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Tuesday, 01 August 2017 13:37

The Roamer – Mark Pitchers

It’s that time of year again and MARK PITCHERS makes the most of it with some surface fishing action at a stunning complex of Bedfordshire lakes.

This month my Roamer series saw me make the 200-mile journey from my home in the northeast down to Manor Farm Fisheries in Bedfordshire. Lying just a stone’s throw from the A1 the complex comprises seven day-ticket lakes, plus a stretch of the River Ivel, as well as a superbly stocked tackle shop on site. While all the lakes boast an impressive stock, Winters Lake is regarded as the specimen water and is where I have come to try and tempt one of the complex’s larger residents. With less than 24 hours at my disposal time was certainly not on my side on this occasion, especially on a venue that has a reputation for being rather tricky. Thankfully, however, prior to shooting this feature I had actually spent 24 hours on the complex filming episode 11 of The Challenge. I won’t tell you how that ended in case you haven’t seen it yet, but I did briefly spend some time fishing on Winters Lake and was rewarded with a fine 22lb 7oz common, so at least I had something of a heads-up going into this session. So, with all the filming wrapped up I was eager to carry on where I had left off and promptly set up in the same swim that had produced the 22-pounder. On that occasion it was surface tactics that had done the business and with a number of carp still visible in the upper layers I saw no reason to change my line of attack. It was now early evening and I quickly got to work with the throwing stick and began to trickle in a few floating dog biscuits.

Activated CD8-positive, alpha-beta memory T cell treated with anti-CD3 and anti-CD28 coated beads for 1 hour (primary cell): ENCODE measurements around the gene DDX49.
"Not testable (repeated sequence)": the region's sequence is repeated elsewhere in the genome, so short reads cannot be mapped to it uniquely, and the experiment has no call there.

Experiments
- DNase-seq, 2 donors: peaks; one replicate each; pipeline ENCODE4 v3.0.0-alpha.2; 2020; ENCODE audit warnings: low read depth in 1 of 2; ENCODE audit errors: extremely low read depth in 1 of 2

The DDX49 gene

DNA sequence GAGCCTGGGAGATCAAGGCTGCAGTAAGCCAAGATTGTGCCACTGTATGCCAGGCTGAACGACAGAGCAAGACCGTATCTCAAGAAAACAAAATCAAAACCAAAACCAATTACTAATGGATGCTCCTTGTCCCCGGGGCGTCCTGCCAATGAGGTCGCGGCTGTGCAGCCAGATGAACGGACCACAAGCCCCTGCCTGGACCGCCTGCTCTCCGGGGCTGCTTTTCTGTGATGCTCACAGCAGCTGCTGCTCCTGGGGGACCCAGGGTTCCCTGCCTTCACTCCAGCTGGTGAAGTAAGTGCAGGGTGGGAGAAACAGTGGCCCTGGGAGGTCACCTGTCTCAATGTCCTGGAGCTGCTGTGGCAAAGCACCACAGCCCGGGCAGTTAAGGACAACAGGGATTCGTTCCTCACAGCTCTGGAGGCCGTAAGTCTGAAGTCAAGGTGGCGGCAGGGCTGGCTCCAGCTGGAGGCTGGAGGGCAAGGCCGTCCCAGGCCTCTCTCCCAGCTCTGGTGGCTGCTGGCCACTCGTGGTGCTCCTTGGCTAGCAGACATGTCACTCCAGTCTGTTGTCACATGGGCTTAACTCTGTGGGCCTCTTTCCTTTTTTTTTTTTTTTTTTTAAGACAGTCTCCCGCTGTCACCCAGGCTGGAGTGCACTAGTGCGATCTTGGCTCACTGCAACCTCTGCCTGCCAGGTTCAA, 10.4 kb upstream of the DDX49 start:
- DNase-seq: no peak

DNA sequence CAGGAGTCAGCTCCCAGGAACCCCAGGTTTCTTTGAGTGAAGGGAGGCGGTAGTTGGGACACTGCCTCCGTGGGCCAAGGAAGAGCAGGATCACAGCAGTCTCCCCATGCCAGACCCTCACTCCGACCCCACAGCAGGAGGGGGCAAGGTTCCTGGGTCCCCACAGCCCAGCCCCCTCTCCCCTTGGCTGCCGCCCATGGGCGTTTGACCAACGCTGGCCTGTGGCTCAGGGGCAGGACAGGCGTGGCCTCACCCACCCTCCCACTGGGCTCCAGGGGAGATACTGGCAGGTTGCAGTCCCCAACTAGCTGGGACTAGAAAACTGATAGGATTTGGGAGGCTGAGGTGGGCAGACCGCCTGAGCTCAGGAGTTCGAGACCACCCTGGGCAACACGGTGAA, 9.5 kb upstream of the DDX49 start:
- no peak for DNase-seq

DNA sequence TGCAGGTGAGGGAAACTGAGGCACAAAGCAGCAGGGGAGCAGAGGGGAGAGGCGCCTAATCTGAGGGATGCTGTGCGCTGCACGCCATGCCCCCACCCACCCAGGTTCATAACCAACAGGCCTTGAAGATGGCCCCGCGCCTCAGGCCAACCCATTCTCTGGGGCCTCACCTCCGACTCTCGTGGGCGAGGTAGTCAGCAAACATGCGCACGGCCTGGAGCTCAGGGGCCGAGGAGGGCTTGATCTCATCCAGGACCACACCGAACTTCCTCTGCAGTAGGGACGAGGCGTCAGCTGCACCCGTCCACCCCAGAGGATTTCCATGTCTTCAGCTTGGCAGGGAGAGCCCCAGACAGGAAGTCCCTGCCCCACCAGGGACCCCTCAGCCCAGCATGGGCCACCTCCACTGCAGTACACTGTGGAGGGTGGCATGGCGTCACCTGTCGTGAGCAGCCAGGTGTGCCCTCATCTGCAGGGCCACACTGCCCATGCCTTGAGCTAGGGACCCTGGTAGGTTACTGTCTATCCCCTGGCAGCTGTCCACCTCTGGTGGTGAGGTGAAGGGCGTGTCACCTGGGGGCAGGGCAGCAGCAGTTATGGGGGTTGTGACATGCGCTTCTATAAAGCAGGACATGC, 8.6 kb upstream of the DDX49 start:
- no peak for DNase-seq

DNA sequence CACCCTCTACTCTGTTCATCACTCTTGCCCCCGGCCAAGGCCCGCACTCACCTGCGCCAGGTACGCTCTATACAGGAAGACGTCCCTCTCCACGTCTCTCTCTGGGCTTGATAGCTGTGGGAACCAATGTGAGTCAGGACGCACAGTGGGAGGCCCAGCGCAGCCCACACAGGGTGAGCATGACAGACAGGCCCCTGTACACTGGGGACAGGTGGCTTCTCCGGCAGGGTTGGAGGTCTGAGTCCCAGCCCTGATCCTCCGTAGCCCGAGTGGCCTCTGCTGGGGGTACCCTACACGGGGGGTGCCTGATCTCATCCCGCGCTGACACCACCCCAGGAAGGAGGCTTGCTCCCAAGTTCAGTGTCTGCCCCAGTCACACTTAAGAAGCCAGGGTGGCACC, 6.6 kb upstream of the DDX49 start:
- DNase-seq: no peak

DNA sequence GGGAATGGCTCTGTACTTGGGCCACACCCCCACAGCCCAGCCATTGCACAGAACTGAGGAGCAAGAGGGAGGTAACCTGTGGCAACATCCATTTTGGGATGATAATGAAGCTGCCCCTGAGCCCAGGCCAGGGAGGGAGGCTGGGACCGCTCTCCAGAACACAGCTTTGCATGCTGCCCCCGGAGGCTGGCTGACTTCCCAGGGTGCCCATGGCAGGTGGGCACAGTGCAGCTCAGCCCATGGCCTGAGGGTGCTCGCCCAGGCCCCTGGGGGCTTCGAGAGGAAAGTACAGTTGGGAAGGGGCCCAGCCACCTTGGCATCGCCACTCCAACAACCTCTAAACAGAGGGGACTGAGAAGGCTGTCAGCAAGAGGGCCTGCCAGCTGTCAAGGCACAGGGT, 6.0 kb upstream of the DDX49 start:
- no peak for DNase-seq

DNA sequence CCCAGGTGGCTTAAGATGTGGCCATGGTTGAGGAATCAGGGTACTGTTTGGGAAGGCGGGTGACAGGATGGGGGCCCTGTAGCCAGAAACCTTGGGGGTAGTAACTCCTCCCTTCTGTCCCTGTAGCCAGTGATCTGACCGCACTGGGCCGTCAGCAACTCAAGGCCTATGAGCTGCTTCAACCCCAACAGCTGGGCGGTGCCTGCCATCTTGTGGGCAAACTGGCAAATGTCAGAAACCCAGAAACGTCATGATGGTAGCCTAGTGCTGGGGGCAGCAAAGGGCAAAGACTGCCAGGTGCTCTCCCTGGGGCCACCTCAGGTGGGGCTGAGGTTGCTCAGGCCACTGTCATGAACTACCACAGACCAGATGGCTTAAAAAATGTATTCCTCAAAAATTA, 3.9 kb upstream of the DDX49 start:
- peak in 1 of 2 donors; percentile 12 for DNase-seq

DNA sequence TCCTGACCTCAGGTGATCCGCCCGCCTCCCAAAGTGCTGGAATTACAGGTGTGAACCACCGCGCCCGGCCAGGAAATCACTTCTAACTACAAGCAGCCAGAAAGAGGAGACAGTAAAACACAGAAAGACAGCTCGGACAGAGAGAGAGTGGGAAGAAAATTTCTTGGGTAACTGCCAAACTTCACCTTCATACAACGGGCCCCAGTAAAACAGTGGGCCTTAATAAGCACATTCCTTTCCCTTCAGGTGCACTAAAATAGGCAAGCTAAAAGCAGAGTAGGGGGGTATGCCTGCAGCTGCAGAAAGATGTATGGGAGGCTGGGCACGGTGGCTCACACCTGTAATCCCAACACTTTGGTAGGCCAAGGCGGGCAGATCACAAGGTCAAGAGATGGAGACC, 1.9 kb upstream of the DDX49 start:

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Oily liquid added to floaters can transform them.


To really crank up the food signals being emitted, the biscuits were given a generous glug of CC Moore Liquid Salmon Extract, which ensures the bait leaks off an attractive oily slick. This also allows me to see where the floaters are drifting within the swim. This is important because it enables me to adjust the feeding accordingly. The wind was somewhat irregular in terms of its strength and direction, and introducing too much bait could see the floaters drift out of the swim and take the fish with them, only for other anglers to then capitalise on my hard work. So, knowing where the floaters are at all times allows me to gauge how much to apply, and where to apply it to ensure it remains within the boundaries of the swim. Strangely, the carp seemed a little hesitant to investigate the free offerings, but there were plenty of other creatures that had found their appetite, because every bird on the complex suddenly descended en masse! I see a lot of people getting seriously stressed out when our feathered friends put in an untimely appearance, but more often than not they can be fed off or discouraged. I always carry several bags of cheap dog biscuits in the back of the van. With a pair of swans and their signets proving to be the most stubborn and persistent of all the birds, these were kept out of harm’s way with half a bag of economy mixers tipped in the edge of the lake. With the swans out of the equation, all that remained were the ducks and seagulls and following constant feeding it didn’t take long for their appetite to be satisfied. 

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Water aids casting and the bolt-rig effect.